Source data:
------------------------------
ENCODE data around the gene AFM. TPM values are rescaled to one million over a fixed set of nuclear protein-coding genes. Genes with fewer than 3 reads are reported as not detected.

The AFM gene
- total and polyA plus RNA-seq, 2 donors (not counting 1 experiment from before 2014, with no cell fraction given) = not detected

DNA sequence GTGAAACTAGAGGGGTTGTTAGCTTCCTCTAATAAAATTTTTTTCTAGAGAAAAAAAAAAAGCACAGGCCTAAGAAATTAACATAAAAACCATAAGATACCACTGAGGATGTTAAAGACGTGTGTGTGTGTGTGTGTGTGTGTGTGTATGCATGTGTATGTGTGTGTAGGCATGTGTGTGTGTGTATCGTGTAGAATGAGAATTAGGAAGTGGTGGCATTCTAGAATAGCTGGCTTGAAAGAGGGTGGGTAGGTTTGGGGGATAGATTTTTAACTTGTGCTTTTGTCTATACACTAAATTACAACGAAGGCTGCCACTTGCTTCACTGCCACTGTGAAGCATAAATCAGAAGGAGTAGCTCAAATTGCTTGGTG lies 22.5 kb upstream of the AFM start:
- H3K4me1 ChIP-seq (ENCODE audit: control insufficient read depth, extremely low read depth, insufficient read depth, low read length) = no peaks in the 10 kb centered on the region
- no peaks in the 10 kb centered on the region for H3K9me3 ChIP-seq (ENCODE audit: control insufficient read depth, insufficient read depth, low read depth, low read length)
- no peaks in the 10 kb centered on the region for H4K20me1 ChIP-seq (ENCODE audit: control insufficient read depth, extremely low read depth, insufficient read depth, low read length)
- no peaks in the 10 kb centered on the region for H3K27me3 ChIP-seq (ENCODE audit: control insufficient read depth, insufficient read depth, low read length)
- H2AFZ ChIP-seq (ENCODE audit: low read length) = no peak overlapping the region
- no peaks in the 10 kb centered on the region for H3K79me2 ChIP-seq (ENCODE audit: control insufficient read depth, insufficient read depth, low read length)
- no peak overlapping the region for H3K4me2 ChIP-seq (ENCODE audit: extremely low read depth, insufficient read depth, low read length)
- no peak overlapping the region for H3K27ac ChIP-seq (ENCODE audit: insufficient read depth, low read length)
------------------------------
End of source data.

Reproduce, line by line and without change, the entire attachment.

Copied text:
ENCODE data around the gene AFM. TPM values are rescaled to one million over a fixed set of nuclear protein-coding genes. Genes with fewer than 3 reads are reported as not detected.

The AFM gene
- total and polyA plus RNA-seq, 2 donors (not counting 1 experiment from before 2014, with no cell fraction given) = not detected

DNA sequence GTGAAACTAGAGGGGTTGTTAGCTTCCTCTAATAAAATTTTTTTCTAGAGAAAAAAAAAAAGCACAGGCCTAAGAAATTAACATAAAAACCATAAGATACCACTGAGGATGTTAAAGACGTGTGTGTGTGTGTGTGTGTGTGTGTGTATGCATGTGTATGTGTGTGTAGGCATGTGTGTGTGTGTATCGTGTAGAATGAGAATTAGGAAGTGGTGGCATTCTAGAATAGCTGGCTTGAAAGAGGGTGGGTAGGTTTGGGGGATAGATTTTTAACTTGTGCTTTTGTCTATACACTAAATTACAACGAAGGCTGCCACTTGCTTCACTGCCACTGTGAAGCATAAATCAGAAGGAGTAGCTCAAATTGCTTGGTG lies 22.5 kb upstream of the AFM start:
- H3K4me1 ChIP-seq (ENCODE audit: control insufficient read depth, extremely low read depth, insufficient read depth, low read length) = no peaks in the 10 kb centered on the region
- no peaks in the 10 kb centered on the region for H3K9me3 ChIP-seq (ENCODE audit: control insufficient read depth, insufficient read depth, low read depth, low read length)
- no peaks in the 10 kb centered on the region for H4K20me1 ChIP-seq (ENCODE audit: control insufficient read depth, extremely low read depth, insufficient read depth, low read length)
- no peaks in the 10 kb centered on the region for H3K27me3 ChIP-seq (ENCODE audit: control insufficient read depth, insufficient read depth, low read length)
- H2AFZ ChIP-seq (ENCODE audit: low read length) = no peak overlapping the region
- no peaks in the 10 kb centered on the region for H3K79me2 ChIP-seq (ENCODE audit: control insufficient read depth, insufficient read depth, low read length)
- no peak overlapping the region for H3K4me2 ChIP-seq (ENCODE audit: extremely low read depth, insufficient read depth, low read length)
- no peak overlapping the region for H3K27ac ChIP-seq (ENCODE audit: insufficient read depth, low read length)